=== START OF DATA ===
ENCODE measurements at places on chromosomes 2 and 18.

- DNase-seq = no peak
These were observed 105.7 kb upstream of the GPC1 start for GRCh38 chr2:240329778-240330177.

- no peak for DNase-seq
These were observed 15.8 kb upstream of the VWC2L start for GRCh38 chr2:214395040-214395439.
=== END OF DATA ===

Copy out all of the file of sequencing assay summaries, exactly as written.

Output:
ENCODE measurements at places on chromosomes 2 and 18.

- DNase-seq = no peak
These were observed 105.7 kb upstream of the GPC1 start for GRCh38 chr2:240329778-240330177.

- no peak for DNase-seq
These were observed 15.8 kb upstream of the VWC2L start for GRCh38 chr2:214395040-214395439.